1. Too much text
People like pictures, plain and simple. The way users interact with websites, and the world in general, is becoming increasingly visual and there is research to back it up. Visual cues increase engagement. When designing, think about simple graphics that can relay the same messages as cluttered boxes of text. Users will be more engaged with your site and your design will be cleaner and more appealing.
2. Not enough context
The text that you do keep in your web design should be informational and help to support your user in their decision making. For e-commerce in particular, it's important to make sure customers understand what you're trying to sell them. Make it compelling and easy to understand for someone who has never heard of your product before. Be straightforward, but don't be afraid to show some personality too.
3. Overly complicated forms
Forms are unavoidable if you plan on doing any kind of lead generation or communication via your website, but there's no reason to bog them down with useless fields. Asking users to give unnecessary information can be the difference between a new customer or an increased bounce rate. Do you really need someone's middle name or favorite color to send them an e-newsletter? Probably not.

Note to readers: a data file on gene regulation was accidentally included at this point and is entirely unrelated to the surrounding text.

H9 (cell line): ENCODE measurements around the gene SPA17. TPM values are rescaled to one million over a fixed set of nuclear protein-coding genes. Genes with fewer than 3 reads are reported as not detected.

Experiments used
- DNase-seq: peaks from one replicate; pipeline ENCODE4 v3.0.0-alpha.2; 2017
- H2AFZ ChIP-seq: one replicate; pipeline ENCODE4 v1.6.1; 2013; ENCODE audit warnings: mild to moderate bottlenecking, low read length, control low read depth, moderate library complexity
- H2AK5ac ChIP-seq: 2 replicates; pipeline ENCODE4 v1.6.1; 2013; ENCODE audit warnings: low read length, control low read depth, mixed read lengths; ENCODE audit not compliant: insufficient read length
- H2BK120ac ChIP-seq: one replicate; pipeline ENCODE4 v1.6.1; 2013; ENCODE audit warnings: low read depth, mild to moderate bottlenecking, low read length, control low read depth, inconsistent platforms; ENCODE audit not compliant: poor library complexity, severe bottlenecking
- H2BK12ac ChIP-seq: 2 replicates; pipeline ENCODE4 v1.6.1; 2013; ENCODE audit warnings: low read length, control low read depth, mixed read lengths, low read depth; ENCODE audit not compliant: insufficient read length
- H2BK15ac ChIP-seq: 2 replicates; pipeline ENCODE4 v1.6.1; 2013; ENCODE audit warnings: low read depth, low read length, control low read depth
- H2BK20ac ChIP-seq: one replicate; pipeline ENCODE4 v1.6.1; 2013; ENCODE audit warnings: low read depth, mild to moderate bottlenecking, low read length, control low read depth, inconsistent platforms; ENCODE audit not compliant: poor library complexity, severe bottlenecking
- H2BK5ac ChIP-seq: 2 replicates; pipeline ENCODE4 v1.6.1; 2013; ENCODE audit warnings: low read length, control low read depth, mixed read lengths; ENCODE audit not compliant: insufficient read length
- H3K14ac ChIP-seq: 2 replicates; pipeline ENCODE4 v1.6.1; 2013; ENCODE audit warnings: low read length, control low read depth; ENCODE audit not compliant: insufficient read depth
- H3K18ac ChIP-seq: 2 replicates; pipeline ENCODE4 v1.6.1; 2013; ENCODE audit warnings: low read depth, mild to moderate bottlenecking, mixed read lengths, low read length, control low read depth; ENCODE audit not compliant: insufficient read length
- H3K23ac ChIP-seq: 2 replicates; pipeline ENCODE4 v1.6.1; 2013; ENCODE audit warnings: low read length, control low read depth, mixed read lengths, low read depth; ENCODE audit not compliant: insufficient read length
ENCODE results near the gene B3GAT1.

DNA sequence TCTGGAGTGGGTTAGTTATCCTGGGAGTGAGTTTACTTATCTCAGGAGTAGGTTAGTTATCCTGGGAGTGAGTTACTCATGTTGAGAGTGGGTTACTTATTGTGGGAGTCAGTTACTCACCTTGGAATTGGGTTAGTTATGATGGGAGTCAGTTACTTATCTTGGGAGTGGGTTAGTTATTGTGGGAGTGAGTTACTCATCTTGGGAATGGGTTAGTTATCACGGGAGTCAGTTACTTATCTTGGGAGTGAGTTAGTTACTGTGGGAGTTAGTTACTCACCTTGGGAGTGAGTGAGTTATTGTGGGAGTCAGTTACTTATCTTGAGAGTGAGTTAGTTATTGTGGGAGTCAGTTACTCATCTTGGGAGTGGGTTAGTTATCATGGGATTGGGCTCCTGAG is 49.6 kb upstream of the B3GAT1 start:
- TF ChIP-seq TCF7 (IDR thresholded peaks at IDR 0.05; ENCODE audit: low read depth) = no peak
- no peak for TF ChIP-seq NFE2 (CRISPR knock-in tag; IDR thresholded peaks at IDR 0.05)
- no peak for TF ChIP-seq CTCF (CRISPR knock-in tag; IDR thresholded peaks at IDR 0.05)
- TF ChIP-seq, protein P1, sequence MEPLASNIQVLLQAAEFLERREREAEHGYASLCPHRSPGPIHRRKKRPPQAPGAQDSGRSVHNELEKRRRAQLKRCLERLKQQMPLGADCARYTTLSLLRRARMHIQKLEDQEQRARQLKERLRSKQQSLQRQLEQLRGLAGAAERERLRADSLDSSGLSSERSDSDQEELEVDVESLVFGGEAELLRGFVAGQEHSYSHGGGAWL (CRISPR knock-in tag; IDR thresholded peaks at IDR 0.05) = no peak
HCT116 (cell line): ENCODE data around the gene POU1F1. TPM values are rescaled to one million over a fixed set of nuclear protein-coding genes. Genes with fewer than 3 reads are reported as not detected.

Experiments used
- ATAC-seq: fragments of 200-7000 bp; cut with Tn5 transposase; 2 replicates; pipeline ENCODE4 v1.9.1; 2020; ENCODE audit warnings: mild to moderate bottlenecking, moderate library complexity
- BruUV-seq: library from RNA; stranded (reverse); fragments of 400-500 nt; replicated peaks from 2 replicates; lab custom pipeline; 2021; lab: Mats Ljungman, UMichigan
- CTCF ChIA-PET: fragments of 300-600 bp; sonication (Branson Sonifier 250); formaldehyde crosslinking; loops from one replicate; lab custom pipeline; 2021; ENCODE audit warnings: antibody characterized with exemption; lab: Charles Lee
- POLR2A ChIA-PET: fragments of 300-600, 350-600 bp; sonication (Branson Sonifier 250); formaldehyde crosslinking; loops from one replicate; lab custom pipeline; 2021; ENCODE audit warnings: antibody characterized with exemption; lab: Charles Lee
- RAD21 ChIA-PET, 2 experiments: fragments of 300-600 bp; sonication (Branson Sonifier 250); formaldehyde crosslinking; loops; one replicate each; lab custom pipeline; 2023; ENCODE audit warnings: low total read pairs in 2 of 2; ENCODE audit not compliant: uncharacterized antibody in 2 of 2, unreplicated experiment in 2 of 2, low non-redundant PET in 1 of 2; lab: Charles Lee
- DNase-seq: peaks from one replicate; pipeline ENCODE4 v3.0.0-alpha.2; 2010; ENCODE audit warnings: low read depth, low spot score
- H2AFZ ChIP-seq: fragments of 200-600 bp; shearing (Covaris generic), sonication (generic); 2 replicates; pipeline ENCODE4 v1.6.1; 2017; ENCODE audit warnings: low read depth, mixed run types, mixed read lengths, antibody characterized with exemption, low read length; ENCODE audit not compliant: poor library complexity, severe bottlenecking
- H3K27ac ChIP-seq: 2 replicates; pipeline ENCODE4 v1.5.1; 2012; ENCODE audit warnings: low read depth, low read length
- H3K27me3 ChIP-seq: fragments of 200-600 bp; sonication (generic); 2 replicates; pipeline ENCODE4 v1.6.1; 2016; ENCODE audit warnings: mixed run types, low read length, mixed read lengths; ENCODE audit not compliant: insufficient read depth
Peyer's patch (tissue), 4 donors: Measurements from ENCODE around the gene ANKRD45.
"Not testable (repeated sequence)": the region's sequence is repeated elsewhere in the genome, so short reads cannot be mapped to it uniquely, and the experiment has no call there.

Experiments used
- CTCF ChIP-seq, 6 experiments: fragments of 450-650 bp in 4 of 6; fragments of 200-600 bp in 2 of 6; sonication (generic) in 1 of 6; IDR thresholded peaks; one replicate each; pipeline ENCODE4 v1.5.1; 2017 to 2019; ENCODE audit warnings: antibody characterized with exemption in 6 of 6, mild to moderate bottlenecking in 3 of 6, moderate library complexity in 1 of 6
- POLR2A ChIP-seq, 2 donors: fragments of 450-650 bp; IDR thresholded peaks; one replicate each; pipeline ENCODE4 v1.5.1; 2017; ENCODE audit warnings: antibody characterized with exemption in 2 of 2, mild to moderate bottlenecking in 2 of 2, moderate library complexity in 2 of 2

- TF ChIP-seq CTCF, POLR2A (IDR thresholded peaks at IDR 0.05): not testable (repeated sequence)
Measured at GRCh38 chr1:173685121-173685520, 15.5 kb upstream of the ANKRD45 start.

4. Forcing users to register to access basic info
Don't let desire for information capture put up a wall between you and your users. Forcing users to register on your site to access information about your products and services is unnecessary and off putting. They will likely just leave and head to a different website. Think about it as give and take: only ask for their information if you are giving something in return like a newsletter or an order fulfillment. UX is a two way street.
5. Not leaving enough time for user testing
This may seem like a no-brainer, but the best way to make sure your UX is on point is user testing! It should be a priority and you should give yourself ample time for a few rounds of UAT in order to achieve the best possible results. You can always revise as you go and the more work you put in before the initial launch, the less work you will have to do in the long run.